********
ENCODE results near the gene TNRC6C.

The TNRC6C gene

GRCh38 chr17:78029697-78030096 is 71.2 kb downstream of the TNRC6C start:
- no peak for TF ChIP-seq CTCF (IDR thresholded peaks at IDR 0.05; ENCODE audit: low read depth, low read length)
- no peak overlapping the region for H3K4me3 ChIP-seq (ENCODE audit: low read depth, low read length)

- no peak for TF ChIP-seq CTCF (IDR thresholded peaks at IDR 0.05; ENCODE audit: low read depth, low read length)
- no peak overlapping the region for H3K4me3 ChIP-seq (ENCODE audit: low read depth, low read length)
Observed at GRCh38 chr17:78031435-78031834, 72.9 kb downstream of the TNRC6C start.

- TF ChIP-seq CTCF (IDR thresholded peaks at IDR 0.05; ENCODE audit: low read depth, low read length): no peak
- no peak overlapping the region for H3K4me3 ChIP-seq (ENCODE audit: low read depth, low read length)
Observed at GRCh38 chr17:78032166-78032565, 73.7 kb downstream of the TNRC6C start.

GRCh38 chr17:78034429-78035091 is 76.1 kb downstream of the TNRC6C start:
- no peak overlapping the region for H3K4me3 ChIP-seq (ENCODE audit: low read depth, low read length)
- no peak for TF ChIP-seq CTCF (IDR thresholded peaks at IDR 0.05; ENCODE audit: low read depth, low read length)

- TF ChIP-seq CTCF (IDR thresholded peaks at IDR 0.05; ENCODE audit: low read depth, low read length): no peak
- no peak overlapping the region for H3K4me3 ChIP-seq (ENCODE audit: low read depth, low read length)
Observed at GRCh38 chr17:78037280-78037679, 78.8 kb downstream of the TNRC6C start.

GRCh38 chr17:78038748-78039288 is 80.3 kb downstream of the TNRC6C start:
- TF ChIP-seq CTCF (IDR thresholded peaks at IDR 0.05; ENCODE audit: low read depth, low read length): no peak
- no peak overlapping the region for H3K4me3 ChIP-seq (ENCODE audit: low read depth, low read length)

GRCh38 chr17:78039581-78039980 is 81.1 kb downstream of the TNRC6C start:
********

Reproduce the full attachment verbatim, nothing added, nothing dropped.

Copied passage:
ENCODE results near the gene TNRC6C.

The TNRC6C gene

GRCh38 chr17:78029697-78030096 is 71.2 kb downstream of the TNRC6C start:
- no peak for TF ChIP-seq CTCF (IDR thresholded peaks at IDR 0.05; ENCODE audit: low read depth, low read length)
- no peak overlapping the region for H3K4me3 ChIP-seq (ENCODE audit: low read depth, low read length)

- no peak for TF ChIP-seq CTCF (IDR thresholded peaks at IDR 0.05; ENCODE audit: low read depth, low read length)
- no peak overlapping the region for H3K4me3 ChIP-seq (ENCODE audit: low read depth, low read length)
Observed at GRCh38 chr17:78031435-78031834, 72.9 kb downstream of the TNRC6C start.

- TF ChIP-seq CTCF (IDR thresholded peaks at IDR 0.05; ENCODE audit: low read depth, low read length): no peak
- no peak overlapping the region for H3K4me3 ChIP-seq (ENCODE audit: low read depth, low read length)
Observed at GRCh38 chr17:78032166-78032565, 73.7 kb downstream of the TNRC6C start.

GRCh38 chr17:78034429-78035091 is 76.1 kb downstream of the TNRC6C start:
- no peak overlapping the region for H3K4me3 ChIP-seq (ENCODE audit: low read depth, low read length)
- no peak for TF ChIP-seq CTCF (IDR thresholded peaks at IDR 0.05; ENCODE audit: low read depth, low read length)

- TF ChIP-seq CTCF (IDR thresholded peaks at IDR 0.05; ENCODE audit: low read depth, low read length): no peak
- no peak overlapping the region for H3K4me3 ChIP-seq (ENCODE audit: low read depth, low read length)
Observed at GRCh38 chr17:78037280-78037679, 78.8 kb downstream of the TNRC6C start.

GRCh38 chr17:78038748-78039288 is 80.3 kb downstream of the TNRC6C start:
- TF ChIP-seq CTCF (IDR thresholded peaks at IDR 0.05; ENCODE audit: low read depth, low read length): no peak
- no peak overlapping the region for H3K4me3 ChIP-seq (ENCODE audit: low read depth, low read length)

GRCh38 chr17:78039581-78039980 is 81.1 kb downstream of the TNRC6C start: